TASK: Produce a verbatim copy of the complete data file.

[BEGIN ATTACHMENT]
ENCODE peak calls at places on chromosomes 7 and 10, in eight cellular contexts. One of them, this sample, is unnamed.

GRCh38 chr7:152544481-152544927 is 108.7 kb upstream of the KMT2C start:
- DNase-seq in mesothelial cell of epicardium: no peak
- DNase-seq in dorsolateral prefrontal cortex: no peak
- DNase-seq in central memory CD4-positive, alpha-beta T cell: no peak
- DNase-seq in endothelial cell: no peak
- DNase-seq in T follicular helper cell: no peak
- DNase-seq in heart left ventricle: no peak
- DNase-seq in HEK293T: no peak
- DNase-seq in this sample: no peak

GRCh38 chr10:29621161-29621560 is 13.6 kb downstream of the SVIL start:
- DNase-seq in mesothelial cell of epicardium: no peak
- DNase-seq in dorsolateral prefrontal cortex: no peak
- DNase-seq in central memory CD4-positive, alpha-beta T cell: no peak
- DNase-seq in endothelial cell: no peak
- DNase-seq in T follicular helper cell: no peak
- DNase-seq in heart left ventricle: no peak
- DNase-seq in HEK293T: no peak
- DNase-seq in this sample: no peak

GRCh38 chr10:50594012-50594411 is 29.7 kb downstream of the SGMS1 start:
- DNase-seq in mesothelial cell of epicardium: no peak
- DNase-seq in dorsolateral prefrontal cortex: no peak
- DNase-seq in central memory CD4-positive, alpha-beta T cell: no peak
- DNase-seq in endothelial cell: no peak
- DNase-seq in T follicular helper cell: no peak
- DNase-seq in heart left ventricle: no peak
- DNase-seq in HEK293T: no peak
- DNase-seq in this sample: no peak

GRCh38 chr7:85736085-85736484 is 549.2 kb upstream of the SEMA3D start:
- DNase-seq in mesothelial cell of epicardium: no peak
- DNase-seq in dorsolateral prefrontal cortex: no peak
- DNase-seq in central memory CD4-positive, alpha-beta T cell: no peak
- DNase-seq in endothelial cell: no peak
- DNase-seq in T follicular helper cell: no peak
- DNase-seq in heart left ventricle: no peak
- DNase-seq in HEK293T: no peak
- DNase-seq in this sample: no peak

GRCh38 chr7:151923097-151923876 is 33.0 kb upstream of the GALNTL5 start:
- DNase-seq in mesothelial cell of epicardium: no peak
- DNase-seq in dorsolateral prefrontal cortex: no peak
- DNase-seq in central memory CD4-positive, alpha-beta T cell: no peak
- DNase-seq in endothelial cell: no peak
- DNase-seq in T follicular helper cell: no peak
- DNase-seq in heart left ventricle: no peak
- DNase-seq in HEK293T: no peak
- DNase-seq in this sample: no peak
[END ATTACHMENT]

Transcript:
ENCODE peak calls at places on chromosomes 7 and 10, in eight cellular contexts. One of them, this sample, is unnamed.

GRCh38 chr7:152544481-152544927 is 108.7 kb upstream of the KMT2C start:
- DNase-seq in mesothelial cell of epicardium: no peak
- DNase-seq in dorsolateral prefrontal cortex: no peak
- DNase-seq in central memory CD4-positive, alpha-beta T cell: no peak
- DNase-seq in endothelial cell: no peak
- DNase-seq in T follicular helper cell: no peak
- DNase-seq in heart left ventricle: no peak
- DNase-seq in HEK293T: no peak
- DNase-seq in this sample: no peak

GRCh38 chr10:29621161-29621560 is 13.6 kb downstream of the SVIL start:
- DNase-seq in mesothelial cell of epicardium: no peak
- DNase-seq in dorsolateral prefrontal cortex: no peak
- DNase-seq in central memory CD4-positive, alpha-beta T cell: no peak
- DNase-seq in endothelial cell: no peak
- DNase-seq in T follicular helper cell: no peak
- DNase-seq in heart left ventricle: no peak
- DNase-seq in HEK293T: no peak
- DNase-seq in this sample: no peak

GRCh38 chr10:50594012-50594411 is 29.7 kb downstream of the SGMS1 start:
- DNase-seq in mesothelial cell of epicardium: no peak
- DNase-seq in dorsolateral prefrontal cortex: no peak
- DNase-seq in central memory CD4-positive, alpha-beta T cell: no peak
- DNase-seq in endothelial cell: no peak
- DNase-seq in T follicular helper cell: no peak
- DNase-seq in heart left ventricle: no peak
- DNase-seq in HEK293T: no peak
- DNase-seq in this sample: no peak

GRCh38 chr7:85736085-85736484 is 549.2 kb upstream of the SEMA3D start:
- DNase-seq in mesothelial cell of epicardium: no peak
- DNase-seq in dorsolateral prefrontal cortex: no peak
- DNase-seq in central memory CD4-positive, alpha-beta T cell: no peak
- DNase-seq in endothelial cell: no peak
- DNase-seq in T follicular helper cell: no peak
- DNase-seq in heart left ventricle: no peak
- DNase-seq in HEK293T: no peak
- DNase-seq in this sample: no peak

GRCh38 chr7:151923097-151923876 is 33.0 kb upstream of the GALNTL5 start:
- DNase-seq in mesothelial cell of epicardium: no peak
- DNase-seq in dorsolateral prefrontal cortex: no peak
- DNase-seq in central memory CD4-positive, alpha-beta T cell: no peak
- DNase-seq in endothelial cell: no peak
- DNase-seq in T follicular helper cell: no peak
- DNase-seq in heart left ventricle: no peak
- DNase-seq in HEK293T: no peak
- DNase-seq in this sample: no peak